The Kenton County and Municipal Planning and Zoning Commission voted 9-7 Thursday to reject the city’s request to rezone 66 acres on Mary Laidley, off Madison Pike, to a new zone that would allow adult entertainment clubs. After a public hearing, county planners recommended a denial of the request, saying it didn’t match the county’s comprehensive plan for the area. The plan doesn’t allow sexually oriented businesses near residential zones. Land adjacent to the Mary Laidley property is zoned for residential.
Covington Mayor Butch Callery said he expects the city will conduct its own public hearing, but he said the city commission can’t wait much longer to take action on designating some property in the city for adult entertainment. City officials say a U.S. Supreme Court ruling forces its hand because it has ruled that no community can zone out such businesses. The real estate industry is that too many conveyancing sydney lawyers sacrifice their clients to estate agents. Designating land for adult entertainment gives the city control over where those businesses locate, city officials say. Covington recently agreed to contribute to a two-county study to suggest appropriate locations for adult businesses, but Callery doesn’t think the city can wait for recommendations.
“By the time the study’s done, it’ll be pretty far down the road,” Callery said. “It’ll be an overall (city) commission decision, but I think we need to take some action.” Site opponents came from as far away as Park Hills and Independence, said Mike Schwartz, a planner for the Northern Kentucky Area Planning Commission.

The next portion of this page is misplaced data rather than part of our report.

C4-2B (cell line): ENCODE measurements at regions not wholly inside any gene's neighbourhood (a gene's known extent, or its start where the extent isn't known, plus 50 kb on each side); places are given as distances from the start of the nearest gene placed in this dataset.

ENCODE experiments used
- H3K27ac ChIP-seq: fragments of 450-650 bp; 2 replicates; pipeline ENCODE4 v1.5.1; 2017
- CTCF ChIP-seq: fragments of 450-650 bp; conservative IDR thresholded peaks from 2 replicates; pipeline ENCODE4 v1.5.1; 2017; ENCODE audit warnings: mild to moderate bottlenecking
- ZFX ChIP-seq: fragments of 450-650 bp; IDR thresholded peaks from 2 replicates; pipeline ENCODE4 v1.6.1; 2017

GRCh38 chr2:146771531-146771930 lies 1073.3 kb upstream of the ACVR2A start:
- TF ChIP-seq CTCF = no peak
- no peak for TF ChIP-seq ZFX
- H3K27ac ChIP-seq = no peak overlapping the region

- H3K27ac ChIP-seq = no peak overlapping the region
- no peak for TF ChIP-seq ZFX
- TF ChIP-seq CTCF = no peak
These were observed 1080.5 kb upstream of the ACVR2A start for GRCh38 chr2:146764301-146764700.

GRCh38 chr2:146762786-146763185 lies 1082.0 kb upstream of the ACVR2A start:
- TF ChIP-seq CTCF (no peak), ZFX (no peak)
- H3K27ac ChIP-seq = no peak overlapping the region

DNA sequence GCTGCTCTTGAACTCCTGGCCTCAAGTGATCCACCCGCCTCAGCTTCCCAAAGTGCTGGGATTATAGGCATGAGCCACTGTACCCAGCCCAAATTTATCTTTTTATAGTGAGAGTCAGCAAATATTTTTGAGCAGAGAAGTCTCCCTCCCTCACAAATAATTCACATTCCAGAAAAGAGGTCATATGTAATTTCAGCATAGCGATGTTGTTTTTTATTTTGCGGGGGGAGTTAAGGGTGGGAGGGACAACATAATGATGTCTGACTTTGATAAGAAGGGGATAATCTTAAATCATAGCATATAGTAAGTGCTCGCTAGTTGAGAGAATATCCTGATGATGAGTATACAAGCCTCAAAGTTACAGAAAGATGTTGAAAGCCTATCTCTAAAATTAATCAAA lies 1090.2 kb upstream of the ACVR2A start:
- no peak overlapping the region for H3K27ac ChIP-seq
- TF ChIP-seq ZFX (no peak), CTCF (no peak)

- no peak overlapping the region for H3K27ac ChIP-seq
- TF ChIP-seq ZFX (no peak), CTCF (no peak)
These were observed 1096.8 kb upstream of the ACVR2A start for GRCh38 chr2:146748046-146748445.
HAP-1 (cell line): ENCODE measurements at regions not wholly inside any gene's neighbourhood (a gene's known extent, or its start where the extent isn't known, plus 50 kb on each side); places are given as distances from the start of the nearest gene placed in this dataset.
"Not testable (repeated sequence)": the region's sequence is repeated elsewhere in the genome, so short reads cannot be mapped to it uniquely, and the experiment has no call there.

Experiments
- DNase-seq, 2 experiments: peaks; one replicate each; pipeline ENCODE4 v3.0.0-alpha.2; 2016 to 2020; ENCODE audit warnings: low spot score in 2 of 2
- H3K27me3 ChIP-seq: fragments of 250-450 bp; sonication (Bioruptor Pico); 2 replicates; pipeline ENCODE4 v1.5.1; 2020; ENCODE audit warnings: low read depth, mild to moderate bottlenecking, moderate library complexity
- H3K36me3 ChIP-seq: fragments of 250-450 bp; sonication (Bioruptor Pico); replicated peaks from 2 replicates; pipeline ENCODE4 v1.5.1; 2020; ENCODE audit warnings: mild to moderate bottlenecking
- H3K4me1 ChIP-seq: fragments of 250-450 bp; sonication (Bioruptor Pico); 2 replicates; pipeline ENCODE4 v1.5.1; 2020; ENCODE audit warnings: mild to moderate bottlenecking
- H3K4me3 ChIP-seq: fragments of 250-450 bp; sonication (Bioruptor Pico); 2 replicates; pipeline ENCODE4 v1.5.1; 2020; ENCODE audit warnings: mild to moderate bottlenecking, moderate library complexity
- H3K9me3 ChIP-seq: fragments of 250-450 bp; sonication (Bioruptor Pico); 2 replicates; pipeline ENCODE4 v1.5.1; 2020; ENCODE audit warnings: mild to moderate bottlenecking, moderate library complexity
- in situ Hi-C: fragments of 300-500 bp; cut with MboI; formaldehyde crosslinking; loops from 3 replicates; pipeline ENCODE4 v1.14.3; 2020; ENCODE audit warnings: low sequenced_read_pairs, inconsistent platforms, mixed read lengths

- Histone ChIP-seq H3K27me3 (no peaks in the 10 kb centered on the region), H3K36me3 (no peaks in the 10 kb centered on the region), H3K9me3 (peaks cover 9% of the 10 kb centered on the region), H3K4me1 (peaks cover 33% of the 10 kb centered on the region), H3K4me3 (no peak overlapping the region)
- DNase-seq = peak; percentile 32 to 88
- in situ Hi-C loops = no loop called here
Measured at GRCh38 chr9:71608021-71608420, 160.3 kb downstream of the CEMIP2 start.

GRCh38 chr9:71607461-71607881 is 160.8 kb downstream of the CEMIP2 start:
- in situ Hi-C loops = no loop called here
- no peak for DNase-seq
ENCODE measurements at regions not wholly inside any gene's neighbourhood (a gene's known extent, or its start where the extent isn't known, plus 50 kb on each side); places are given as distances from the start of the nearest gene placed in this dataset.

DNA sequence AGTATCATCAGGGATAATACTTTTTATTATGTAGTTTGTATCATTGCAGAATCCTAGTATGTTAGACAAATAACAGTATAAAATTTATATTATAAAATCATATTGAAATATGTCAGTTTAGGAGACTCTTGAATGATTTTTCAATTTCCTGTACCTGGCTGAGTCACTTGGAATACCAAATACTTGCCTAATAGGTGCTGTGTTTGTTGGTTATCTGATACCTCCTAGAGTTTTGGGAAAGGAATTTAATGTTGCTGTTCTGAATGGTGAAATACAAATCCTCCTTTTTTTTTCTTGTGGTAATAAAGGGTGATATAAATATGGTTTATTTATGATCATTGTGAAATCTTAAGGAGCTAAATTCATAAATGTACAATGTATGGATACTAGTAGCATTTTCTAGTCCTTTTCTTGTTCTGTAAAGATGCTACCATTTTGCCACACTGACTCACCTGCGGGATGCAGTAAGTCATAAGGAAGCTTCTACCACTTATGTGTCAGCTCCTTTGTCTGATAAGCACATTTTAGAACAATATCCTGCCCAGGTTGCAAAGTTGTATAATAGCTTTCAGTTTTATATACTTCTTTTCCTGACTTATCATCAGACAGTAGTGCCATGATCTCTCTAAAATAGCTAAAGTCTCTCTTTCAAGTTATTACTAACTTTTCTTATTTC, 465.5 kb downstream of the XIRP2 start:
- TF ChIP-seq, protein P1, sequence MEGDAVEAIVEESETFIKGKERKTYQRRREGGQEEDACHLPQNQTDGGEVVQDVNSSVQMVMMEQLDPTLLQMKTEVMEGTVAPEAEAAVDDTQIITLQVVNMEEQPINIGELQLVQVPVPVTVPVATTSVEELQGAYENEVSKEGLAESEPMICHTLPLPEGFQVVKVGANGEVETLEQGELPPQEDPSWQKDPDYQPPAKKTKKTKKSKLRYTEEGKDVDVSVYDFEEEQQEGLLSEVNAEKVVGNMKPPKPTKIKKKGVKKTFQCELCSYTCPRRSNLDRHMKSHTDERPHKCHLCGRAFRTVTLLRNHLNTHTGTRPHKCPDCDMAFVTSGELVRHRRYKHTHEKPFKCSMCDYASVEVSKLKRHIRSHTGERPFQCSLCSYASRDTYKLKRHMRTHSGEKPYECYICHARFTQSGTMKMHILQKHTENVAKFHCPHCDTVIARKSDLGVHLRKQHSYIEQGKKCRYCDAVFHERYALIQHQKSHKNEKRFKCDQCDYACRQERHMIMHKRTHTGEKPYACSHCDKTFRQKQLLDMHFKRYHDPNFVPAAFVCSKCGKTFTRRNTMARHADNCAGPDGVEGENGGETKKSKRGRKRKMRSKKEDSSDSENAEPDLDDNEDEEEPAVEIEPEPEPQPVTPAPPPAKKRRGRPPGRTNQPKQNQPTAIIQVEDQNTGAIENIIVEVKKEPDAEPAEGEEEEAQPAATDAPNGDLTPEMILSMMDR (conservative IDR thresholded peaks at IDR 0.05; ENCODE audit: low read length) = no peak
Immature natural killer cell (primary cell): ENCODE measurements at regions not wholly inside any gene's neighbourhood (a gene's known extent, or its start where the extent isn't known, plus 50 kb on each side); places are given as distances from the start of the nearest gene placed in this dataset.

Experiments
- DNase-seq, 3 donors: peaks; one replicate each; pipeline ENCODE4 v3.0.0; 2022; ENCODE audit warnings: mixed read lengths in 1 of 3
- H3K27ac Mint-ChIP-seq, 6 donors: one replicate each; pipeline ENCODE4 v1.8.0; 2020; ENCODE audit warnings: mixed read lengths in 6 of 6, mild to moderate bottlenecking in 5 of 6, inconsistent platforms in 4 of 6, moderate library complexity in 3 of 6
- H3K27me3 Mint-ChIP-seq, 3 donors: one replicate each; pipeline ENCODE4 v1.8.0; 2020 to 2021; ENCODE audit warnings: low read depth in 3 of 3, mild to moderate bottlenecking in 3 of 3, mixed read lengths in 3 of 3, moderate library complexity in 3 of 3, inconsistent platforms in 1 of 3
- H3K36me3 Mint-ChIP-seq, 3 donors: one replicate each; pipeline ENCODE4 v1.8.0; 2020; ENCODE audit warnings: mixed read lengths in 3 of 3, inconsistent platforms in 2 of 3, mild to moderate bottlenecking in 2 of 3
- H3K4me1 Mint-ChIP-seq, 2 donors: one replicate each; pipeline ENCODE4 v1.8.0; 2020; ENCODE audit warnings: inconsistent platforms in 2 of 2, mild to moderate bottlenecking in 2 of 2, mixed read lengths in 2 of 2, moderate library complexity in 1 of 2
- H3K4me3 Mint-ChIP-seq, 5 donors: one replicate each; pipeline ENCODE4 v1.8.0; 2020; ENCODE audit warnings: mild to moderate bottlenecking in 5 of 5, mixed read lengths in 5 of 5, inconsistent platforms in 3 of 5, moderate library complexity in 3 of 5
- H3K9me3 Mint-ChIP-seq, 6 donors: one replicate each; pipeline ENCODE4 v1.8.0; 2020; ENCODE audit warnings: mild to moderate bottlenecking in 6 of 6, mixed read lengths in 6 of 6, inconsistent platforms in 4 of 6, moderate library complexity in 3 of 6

Some people were nearby business owners who objected to having sexually oriented businesses near them. Some were speakers worried about visitors to the county animal shelter and nearby county park seeing adult entertainment clubs. City Attorney Jay Fossett said, however, that the city made changes to the proposal, so that the land zoned for the businesses is not visible from Ky. 17.
“A lot of (the opposition) focused on the moral issue,” Schwartz said. “You have to separate the morality from the legality, but people were arguing the city was opening the door and promoting this type of business by allowing it in a particular location.” Seeking to stem an increase in burglaries, Kenton Commonwealth Attorney Bill Crockett is applying for a federal grant.
In the past, federal grants meant to decrease crimes have enabled cities and counties to put more police officers on the streets. Now, said Crockett, some are coming in to help prosecutors put those criminals behind bars. Crockett already has received a federal Safe Neighborhoods grant worth $236,00 over three years and used it to hire two assistants to help prosecute gun and drug crimes. Now, he wants to hire some support staff — secretaries and detectives — to allows those assistants to not only prosecute crimes, but to set up community programs to let people know what is being done.
“I’m going to make Safe Neighborhoods equal hard time,” he said. “We’re going to more aggressively prosecute drug cases, gun cases and burglaries.”